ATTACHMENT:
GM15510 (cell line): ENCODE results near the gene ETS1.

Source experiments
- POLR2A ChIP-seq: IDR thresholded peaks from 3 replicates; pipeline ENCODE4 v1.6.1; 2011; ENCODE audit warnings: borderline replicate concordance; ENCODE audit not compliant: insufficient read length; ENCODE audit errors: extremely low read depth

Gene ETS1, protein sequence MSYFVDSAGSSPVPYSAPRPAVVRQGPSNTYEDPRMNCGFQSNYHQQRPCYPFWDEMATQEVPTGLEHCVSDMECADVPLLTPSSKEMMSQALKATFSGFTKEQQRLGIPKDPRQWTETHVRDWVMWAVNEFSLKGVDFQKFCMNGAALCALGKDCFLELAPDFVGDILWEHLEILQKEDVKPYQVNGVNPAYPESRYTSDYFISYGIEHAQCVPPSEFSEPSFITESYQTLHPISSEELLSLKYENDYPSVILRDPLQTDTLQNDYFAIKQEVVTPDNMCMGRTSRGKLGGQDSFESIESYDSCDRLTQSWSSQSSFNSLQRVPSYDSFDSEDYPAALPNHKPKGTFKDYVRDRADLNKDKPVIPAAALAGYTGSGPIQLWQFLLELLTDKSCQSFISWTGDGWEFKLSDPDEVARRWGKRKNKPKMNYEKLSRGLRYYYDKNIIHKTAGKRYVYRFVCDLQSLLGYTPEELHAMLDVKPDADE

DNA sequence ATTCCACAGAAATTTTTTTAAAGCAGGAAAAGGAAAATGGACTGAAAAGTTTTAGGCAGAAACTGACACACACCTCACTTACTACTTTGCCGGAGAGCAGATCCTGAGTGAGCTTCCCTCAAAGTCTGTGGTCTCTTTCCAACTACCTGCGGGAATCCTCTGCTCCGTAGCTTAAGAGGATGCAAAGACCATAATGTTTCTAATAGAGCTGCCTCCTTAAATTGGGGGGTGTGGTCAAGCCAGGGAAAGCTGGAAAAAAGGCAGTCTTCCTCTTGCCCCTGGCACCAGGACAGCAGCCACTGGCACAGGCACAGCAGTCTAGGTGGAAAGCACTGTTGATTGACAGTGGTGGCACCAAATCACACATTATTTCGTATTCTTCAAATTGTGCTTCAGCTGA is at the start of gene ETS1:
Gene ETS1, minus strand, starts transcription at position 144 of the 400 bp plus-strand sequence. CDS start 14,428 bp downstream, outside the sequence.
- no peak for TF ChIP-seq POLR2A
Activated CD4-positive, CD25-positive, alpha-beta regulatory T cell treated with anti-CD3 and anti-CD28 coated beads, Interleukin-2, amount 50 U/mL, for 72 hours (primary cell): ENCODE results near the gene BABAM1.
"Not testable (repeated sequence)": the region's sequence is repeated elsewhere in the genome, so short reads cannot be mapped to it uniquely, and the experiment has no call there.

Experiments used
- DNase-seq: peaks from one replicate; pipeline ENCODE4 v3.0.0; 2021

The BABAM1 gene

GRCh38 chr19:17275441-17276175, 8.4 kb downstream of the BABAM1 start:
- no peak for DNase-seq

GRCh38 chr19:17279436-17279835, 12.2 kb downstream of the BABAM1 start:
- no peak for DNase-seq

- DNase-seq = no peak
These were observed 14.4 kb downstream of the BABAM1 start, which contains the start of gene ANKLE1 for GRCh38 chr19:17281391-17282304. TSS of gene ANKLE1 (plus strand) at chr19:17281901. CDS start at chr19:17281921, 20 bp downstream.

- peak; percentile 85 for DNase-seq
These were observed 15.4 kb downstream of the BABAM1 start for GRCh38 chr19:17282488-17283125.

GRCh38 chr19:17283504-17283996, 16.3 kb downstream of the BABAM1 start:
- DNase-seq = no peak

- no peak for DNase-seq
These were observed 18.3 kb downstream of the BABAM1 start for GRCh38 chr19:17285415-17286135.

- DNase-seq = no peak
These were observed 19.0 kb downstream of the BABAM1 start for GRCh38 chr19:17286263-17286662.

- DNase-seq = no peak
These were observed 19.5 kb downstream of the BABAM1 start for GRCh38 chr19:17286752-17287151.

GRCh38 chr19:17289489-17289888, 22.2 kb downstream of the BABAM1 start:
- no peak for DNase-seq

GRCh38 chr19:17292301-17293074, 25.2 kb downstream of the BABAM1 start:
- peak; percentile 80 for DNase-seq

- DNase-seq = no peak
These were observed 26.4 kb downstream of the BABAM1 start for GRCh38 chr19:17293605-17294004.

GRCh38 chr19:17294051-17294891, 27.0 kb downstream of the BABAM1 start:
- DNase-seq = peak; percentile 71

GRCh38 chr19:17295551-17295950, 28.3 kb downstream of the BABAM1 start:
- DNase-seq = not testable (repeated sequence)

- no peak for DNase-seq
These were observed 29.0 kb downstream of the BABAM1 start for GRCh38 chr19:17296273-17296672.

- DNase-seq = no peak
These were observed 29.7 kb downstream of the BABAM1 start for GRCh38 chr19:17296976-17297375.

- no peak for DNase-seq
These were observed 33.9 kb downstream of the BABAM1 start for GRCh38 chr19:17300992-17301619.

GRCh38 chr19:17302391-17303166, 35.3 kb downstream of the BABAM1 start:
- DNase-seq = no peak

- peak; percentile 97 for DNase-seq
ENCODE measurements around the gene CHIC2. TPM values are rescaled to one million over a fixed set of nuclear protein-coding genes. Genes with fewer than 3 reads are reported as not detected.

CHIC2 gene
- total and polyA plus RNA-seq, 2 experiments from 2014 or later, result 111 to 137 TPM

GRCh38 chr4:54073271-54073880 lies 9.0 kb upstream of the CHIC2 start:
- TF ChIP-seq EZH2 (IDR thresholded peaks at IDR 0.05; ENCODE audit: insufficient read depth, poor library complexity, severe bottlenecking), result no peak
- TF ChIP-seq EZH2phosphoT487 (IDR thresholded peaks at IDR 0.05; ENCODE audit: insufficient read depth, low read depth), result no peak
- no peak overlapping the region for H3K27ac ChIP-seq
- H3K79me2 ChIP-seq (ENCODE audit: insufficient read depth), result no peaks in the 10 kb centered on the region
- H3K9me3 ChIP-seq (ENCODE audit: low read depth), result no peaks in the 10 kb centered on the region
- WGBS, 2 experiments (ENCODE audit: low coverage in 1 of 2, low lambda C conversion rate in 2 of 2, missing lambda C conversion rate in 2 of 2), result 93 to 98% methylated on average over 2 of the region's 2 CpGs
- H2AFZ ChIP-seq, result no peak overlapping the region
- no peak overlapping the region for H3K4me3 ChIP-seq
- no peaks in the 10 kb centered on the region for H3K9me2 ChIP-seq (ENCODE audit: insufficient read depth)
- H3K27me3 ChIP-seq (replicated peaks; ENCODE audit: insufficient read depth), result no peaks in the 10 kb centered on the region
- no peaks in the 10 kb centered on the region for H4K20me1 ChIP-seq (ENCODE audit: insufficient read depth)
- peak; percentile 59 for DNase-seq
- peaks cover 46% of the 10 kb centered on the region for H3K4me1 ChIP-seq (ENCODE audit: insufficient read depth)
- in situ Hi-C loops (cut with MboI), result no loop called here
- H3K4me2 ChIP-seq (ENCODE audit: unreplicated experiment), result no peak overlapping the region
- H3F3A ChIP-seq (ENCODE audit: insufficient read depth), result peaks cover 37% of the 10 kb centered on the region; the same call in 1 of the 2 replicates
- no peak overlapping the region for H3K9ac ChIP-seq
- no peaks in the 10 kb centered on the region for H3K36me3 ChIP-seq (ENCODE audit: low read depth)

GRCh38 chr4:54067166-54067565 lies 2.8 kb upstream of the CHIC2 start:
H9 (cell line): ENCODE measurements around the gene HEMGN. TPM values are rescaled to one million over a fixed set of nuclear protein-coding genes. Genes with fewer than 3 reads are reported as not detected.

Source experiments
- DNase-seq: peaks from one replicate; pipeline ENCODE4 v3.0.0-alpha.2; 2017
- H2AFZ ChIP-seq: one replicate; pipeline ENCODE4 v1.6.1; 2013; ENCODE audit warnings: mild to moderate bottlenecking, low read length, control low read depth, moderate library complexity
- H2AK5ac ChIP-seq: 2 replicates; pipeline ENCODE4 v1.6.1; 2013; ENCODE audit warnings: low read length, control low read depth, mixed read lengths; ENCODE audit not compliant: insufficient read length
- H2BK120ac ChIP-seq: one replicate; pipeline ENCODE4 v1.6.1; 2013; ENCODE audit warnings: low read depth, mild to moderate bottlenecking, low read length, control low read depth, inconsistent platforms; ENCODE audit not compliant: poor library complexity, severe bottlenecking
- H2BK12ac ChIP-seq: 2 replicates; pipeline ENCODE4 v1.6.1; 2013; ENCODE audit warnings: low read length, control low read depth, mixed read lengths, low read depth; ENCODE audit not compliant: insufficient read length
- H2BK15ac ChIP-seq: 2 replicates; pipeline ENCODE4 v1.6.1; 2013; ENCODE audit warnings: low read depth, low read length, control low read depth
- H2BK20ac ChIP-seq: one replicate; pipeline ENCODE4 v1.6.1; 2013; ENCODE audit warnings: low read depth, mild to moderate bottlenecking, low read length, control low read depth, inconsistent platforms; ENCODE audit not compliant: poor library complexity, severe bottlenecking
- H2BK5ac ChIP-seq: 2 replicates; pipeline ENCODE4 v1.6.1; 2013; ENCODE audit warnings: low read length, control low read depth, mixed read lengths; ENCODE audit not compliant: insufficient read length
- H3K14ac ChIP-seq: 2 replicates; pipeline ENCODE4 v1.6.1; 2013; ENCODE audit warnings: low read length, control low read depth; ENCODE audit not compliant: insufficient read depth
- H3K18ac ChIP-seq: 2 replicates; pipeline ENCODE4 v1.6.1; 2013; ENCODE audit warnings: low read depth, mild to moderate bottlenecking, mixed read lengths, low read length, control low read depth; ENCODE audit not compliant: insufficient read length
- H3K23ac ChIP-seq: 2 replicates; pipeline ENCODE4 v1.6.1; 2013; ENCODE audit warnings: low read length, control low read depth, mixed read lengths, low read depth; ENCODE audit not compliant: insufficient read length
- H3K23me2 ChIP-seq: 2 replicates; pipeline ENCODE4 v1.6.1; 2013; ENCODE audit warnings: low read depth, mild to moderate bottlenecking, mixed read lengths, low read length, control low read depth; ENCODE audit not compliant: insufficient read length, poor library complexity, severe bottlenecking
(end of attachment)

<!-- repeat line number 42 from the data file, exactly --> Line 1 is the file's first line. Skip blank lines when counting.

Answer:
These were observed 29.7 kb downstream of the BABAM1 start for GRCh38 chr19:17296976-17297375.